The term refers to charm inherent in an inspiration, or charm created when the object or scene depicted in a poem is appreciated. It is a type of aesthetic enjoyment contained in a poem which is gained through the reader’s act of appreciation. In Canglang’s Criticism of Poetry, Yan Yu, a poetry critic of the Southern Song Dynasty, voiced his love for poetry’s emotional charm and argued against direct expression of an idea in poetry. He stressed the need to enable readers to gain insight and satisfaction in a natural way through personal reflection and contemplation. This term later became an important criterion for evaluating poetry, exerting a strong influence on the poetry theories of the Ming and Qing dynasties.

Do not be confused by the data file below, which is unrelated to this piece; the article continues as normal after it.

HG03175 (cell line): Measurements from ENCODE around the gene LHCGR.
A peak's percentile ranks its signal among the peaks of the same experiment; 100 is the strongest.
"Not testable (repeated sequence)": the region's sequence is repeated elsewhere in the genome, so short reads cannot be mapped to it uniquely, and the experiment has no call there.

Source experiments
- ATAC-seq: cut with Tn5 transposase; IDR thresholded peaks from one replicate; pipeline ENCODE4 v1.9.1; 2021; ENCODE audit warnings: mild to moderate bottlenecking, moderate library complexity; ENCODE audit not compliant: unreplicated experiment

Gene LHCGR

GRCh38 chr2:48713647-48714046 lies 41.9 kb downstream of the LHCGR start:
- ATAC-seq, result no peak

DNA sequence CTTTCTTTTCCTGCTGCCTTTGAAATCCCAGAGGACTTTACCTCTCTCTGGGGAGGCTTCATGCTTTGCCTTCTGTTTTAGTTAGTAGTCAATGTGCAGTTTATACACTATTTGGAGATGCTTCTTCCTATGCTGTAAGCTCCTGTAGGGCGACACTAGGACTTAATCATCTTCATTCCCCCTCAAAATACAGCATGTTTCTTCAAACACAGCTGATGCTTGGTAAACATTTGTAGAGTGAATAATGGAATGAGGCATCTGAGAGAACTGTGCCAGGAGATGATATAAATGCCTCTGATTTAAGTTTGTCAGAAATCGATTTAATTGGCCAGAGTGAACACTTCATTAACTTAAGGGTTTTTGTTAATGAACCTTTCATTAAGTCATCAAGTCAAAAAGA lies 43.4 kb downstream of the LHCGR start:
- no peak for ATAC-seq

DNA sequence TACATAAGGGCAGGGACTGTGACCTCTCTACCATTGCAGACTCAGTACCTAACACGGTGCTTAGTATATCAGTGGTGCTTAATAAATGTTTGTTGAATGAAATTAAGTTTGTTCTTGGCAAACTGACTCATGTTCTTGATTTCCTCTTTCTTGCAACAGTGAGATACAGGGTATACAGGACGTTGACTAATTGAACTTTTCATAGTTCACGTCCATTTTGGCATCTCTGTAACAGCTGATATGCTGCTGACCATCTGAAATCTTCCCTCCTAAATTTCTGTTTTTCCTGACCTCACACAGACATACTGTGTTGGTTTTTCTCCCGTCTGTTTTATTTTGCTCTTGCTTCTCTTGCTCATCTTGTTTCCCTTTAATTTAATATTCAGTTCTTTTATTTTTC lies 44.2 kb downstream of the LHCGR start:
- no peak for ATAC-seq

One should write poetry only to express one’s true sentiments and personality. In their poems, Tang-dynasty poets made particular efforts to inspire meaning, charm, and emotion. Their style is like an antelope hooking its horns onto a tree when sleeping at night, so that its trace cannot be found. (Yan Yu: Canglang’s Criticism of Poetry)
Classical poems mostly focused on inspiring meaning, charm, and emotion through hints with subtle wording and implied meanings, and that is why they moved readers. Poets during the Song Dynasty, however, tended to use poetry to comment on public affairs or make arguments. If that was what they wanted to achieve, why didn’t they write essays instead of poems? (Tu Long: On Essay Writing)